Top 8 UTI Symptoms in Men (plus How It’s Diagnosed and Treated)

Updated in November 2023

The main symptoms of urinary tract infections in men are a frequent urge to urinate, cloudy and strong-smelling urine, blood in the urine, pain and burning when urinating and a low-grade fever.

Despite being more common in women, urinary tract infections can also affect men. They are especially common after the age of 50,+ due to specific health conditions, like benign prostatic hyperplasia, which make it difficult for urine to pass out and facilitate the development of bacteria and other microorganisms. 

If you notice signs and symptoms of a UTI, it is important to consult a urologist so that the infection can be confirmed and the best treatment can be initiated, which is normally done with the use of antibiotics. Read about the UTI medicine that your doctor may prescribe.

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Symptoms of UTI in men

The main symptoms of urinary tract infections in men are:

  1. Frequent urge to urinate
  2. Pain and burning when urinating
  3. Difficulty holding urine
  4. Cloudy and strong-smelling urine
  5. Waking up at night to go to the bathroom
  6. Low-grade fever
  7. Presence of blood in the urine
  8. Pain in the groin area or lower back

It is also possible that these symptoms may arise due to an STI or change in the prostate and, therefore, the urologist may order several tests to identify the correct cause and initiate the most appropriate treatment.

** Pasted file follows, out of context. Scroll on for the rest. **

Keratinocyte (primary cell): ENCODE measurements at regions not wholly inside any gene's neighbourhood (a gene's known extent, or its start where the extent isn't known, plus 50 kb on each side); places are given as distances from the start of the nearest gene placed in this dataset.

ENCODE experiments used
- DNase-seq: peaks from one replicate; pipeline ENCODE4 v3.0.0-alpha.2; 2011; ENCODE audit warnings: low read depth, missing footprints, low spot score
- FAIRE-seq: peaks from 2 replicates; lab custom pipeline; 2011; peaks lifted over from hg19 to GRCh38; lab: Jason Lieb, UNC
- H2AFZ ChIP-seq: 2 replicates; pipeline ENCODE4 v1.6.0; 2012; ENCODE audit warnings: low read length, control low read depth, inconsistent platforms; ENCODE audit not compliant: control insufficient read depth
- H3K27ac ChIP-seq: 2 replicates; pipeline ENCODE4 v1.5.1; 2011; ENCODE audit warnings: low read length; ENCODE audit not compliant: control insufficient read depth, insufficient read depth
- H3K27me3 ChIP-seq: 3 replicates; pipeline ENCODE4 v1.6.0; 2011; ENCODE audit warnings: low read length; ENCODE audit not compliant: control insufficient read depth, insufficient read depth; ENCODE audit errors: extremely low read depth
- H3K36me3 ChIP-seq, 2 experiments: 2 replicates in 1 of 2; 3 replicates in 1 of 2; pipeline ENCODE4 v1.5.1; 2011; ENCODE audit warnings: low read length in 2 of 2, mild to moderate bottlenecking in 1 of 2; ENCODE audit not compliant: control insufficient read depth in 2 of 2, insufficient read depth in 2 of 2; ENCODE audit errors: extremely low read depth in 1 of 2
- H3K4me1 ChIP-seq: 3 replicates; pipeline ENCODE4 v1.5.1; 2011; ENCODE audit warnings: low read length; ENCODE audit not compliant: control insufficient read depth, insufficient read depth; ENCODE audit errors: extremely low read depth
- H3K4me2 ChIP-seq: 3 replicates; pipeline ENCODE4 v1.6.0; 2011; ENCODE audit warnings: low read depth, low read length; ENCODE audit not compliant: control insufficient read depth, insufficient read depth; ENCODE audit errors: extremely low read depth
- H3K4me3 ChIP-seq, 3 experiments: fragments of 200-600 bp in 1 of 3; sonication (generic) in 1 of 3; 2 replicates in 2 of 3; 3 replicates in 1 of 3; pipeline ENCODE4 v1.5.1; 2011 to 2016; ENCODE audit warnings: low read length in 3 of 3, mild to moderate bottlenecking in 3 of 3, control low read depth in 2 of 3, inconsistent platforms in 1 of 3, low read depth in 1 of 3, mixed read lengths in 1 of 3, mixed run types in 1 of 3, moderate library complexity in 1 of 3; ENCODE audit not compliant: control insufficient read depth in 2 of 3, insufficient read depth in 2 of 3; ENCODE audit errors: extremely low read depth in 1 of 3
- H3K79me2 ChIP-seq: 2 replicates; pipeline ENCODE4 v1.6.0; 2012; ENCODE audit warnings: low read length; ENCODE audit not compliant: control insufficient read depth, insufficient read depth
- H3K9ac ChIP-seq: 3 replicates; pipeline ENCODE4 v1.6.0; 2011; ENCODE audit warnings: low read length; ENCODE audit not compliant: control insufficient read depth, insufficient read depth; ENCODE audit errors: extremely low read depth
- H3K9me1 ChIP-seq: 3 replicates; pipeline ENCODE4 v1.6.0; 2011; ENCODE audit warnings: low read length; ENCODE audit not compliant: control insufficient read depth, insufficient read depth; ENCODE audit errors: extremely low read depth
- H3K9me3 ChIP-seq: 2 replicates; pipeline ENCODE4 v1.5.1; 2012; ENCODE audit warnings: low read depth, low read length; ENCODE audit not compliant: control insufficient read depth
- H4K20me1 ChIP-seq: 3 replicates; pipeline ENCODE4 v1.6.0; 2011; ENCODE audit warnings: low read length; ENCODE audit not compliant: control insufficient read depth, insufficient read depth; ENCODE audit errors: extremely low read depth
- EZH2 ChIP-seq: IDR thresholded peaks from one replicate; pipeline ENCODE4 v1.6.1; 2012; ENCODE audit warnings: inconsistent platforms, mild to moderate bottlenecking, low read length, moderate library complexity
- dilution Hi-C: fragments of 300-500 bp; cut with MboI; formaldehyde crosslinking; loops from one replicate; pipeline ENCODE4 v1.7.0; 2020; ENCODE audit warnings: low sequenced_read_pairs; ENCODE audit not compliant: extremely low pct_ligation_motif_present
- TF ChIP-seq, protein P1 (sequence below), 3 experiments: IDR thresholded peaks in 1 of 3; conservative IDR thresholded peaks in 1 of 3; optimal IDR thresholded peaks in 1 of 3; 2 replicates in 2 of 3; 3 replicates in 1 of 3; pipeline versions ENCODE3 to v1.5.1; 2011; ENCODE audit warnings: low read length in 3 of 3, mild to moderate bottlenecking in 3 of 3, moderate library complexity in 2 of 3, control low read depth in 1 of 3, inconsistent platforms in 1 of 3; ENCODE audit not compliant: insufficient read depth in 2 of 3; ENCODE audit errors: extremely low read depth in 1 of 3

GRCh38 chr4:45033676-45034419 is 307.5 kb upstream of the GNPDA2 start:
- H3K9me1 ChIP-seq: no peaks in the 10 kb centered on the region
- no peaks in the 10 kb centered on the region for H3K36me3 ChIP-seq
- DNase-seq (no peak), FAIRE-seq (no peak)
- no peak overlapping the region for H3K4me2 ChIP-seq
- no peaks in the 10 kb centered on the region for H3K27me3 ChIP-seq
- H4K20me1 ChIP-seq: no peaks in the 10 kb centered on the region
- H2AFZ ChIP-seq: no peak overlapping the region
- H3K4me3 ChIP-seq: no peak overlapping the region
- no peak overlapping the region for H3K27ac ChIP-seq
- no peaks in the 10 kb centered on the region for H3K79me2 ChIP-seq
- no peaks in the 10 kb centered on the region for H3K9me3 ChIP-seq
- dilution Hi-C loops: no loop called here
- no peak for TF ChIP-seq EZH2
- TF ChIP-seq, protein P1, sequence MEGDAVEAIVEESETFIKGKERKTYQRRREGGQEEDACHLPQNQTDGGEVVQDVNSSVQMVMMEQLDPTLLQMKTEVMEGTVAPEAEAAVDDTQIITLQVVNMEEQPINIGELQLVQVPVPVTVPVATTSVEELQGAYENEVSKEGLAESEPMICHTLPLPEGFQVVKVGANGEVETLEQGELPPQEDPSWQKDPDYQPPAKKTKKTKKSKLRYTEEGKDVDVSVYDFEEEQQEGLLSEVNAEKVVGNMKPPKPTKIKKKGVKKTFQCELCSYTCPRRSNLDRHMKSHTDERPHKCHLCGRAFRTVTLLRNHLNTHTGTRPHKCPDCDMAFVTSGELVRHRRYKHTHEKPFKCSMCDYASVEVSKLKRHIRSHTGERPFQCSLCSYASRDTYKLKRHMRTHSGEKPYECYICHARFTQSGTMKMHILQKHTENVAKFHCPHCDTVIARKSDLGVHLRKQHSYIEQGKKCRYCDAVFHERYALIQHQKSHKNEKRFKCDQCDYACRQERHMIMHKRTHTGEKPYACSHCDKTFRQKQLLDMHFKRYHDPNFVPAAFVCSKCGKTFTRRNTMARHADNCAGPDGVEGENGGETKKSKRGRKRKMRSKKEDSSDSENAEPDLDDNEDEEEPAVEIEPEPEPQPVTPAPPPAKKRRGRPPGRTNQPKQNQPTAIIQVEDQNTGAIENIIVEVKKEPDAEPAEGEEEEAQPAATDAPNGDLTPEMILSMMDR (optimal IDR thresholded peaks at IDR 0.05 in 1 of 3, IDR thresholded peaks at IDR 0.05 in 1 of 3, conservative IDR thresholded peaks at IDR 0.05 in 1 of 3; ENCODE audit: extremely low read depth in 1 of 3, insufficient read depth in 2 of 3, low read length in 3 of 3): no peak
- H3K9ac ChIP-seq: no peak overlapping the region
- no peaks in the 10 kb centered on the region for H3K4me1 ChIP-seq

Male UTI causes

Some factors can increase your risk for a urinary tract infection, such as:

  • Unprotected anal sex;
  • Using a catheter to urinate;
  • Having an enlarged prostate, also known as benign prostatic hyperplasia, as well as a family history of the illness;
  • Not drinking enough fluids;
  • Holding urine for a long time on a frequent basis;
  • Urine reflux from the bladder to the kidneys;
  • Kidney stones;
  • Diabetes;
  • Multiple sclerosis or another neurologic disease;
  • Chronic kidney disease;
  • Urinary tract cancer;
  • Taking certain medications;
  • Chronic prostatitis.

Additionally, men who are not circumcised have higher chances of suffering from UTIs or STDs, as the excess skin on the penis makes cleaning more difficult and increases the risk of microorganisms proliferating in that region.

Confirming a diagnosis

The diagnosis of a UTI in men is based on the symptoms and in the result of a urine test. This test analyzes a urine sample in order to identify the presence of microorganisms that may be causing the infection. The microorganisms that are found more frequently in those with a urinary tract infection are Escherichia coli, Klebsiella, and Proteus.

Additionally, the doctor may ask some questions about the man’s sexual life, in order to identify risk factors for infections or STIs, as well as doing a rectal examination to check if the prostate has increased in size.  

In young men that have symptoms of an enlarged prostate, the urologist may also recommend tests such as computerized tomography, ultrasonography, and/or cystoscopy to assess if there are other problems in the urinary tract. 

Treatment options 

The treatment for urinary tract infections in men is done according to the cause of the problem, with antibiotics usually being necessary. Learn about the medications and home remedies that can be used to treat UTIs. 

In general, symptoms start to improve after 2 days of medicinal treatment, but in more serious cases a prolonged treatment (two or more weeks) or hospital admittance may be necessary.

Check out UTI teas you can make at home to complement your prescribed treatment.